Overcoming Powerlessness


This mini-course will help you to overcome the powerlessness that narcissistic abuse causes.

All the journaling prompts are inspired by our interview with Dr. Alicia Rozycki:

“5 Strategies for Overcoming Powerlessness”.

To get the most out of this course, consider listening to the interview first and then diving into the course content. 

Signs of Powerlessness

Everyone’s experience with narcissistic abuse and its aftermath is unique, so your feelings of powerlessness might manifest differently from someone else’s feelings of powerlessness.

Below are some questions you can ask yourself to help determine if you feel powerless.

  • Do you consistently feel that nothing will ever change or improve, no matter what you do?
  • Do you believe that you cannot affect outcomes in your life or that your actions don’t matter?
  • Do you avoid certain situations, people, or confrontations because you believe they’ll only lead to negative outcomes you cannot change?
  • Do you have a pervasive feeling that you’re stuck in your situation and there’s no way out?
  • Are you trying not to feel anything at all to avoid pain?
  • Do you suffer from fatigue, insomnia, headaches, or stomach issues?
  • Do you have a decreased interest in pursuits you once enjoyed or a general apathy toward life?
  • Are you overly reliant on others for decision-making or validation?

5 Strategies for Overcoming Powerlessness

1.) Admit That You Are Feeling Powerless

The first strategy Dr. Alicia mentioned in the interview was admitting that you feel powerless.

She said this first because the first step to addressing any issue is recognizing that it exists.

You might be in denial about your feelings to protect yourself from pain.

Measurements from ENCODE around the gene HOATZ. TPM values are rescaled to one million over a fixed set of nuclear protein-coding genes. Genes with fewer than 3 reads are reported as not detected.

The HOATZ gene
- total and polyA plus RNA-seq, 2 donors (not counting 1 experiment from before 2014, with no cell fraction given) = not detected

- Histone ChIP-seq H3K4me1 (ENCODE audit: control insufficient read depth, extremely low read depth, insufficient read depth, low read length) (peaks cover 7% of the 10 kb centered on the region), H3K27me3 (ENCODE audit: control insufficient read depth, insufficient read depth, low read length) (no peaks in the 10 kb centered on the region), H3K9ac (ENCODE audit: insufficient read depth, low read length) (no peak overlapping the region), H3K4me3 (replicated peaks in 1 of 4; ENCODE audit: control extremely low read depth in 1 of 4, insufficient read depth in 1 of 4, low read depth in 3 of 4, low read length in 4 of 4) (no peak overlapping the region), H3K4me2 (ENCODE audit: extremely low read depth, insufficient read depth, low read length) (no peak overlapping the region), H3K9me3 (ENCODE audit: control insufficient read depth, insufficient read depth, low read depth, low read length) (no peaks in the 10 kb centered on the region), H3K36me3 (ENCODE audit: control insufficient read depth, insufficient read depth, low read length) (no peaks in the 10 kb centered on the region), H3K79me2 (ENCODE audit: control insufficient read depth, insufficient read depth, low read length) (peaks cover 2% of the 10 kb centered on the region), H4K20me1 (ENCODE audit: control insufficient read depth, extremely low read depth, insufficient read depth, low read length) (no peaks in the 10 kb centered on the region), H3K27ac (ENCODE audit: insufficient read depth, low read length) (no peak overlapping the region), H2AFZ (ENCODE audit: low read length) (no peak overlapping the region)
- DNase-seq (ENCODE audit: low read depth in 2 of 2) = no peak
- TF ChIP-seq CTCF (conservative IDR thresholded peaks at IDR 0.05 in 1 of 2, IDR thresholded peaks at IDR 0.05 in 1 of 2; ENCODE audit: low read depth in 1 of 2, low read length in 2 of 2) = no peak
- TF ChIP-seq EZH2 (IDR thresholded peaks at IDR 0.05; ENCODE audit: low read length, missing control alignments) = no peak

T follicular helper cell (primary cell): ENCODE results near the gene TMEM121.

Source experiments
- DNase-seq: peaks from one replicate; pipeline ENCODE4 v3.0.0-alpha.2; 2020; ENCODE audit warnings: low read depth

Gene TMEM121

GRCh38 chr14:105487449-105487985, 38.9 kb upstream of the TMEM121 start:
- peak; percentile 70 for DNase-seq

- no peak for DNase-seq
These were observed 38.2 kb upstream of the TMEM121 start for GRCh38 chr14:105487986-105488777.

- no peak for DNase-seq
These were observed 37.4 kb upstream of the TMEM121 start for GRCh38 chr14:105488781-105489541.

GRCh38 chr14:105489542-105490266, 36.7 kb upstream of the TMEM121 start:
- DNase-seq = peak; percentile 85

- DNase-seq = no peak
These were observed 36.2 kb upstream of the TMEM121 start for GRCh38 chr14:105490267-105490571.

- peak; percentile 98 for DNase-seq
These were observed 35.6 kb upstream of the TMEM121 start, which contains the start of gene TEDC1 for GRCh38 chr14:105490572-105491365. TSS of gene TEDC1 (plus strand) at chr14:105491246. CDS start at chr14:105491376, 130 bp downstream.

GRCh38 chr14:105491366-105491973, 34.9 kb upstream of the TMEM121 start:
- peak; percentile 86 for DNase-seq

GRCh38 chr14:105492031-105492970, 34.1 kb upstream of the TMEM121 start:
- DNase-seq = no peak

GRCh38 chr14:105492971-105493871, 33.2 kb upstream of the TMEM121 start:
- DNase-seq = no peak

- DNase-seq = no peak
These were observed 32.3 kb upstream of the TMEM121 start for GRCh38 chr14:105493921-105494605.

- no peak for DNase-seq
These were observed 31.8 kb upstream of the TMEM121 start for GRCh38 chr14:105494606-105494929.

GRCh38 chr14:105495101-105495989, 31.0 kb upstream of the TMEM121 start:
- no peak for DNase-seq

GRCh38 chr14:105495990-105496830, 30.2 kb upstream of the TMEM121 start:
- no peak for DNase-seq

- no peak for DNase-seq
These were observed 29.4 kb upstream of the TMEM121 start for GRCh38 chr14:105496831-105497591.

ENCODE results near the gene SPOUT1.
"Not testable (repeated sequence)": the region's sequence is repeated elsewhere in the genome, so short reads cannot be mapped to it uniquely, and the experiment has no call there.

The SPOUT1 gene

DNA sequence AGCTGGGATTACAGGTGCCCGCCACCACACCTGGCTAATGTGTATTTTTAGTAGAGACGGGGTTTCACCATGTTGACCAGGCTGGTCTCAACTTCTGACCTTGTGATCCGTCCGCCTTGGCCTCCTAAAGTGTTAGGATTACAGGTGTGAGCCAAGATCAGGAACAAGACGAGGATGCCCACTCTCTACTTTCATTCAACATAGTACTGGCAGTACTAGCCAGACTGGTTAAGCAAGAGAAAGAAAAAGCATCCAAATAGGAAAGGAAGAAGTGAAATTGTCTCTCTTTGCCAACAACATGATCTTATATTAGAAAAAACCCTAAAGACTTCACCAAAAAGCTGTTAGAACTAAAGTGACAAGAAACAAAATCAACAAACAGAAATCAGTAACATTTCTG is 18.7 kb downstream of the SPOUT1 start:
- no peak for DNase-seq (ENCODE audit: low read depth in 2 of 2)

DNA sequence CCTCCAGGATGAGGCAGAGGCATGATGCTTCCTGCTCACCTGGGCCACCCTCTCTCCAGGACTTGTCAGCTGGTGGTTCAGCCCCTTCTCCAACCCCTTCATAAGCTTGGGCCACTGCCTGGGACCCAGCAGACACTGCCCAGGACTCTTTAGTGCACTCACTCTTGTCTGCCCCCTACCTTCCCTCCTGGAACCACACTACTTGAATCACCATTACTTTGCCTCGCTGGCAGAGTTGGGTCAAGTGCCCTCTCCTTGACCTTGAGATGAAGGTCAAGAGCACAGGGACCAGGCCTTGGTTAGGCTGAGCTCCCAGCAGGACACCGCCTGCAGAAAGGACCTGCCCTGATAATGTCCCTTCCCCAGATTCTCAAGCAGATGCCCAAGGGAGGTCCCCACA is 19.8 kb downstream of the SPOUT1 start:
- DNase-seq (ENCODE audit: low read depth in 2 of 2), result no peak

Admitting to the emotion means breaking through this denial, which is essential for healing.

Admitting to a feeling is an active process. Once you’ve recognized and validated your emotion, you’re more prepared to take active steps to address and overcome it.

Assess Your Situation

The second strategy Dr. Alicia mentioned in the interview was assessing your situation.

Some of the prompts below may resonate more with those currently experiencing narcissistic abuse, while others may be more relevant to those who have left such environments but grapple with past experiences. Please focus on the prompts that feel most pertinent to your situation.

  • What specific situations or actions from the narcissistic individual make me feel powerless?
  • What repetitive behaviors or patterns in my relationship contribute to my feelings of powerlessness?
  • When I feel powerless, how does it manifest in my body (e.g., tension, headaches)? What emotions typically accompany this feeling?
  • How do I envision myself when I feel strong, empowered, and in control of my own life? What does that version of me look like, do, or believe?
  • Outside of this relationship, what are my dreams and aspirations? What would I like to achieve, experience, or explore?
  • What areas of my life have been overshadowed or controlled due to this relationship? How can I reclaim independence in these areas?
  • Envisioning a future potentially without this relationship, what steps can I take to move towards that vision, even if they’re small?
  • What small steps can I take today to feel a sense of control or empowerment?
  • Are there particular situations, places, or reminders that amplify my feelings of powerlessness connected to the past abuse?
  • What positive affirmations can I tell myself when I feel down or powerless to reconnect with my inner strength?
  • In what ways do I feel powerless in my life?

Educate Yourself

The third strategy Dr. Alicia mentioned in the interview was to educate yourself about narcissism and narcissistic abuse.

Education provides clarity and offers the means to navigate away from feelings of powerlessness toward a place of self-assuredness.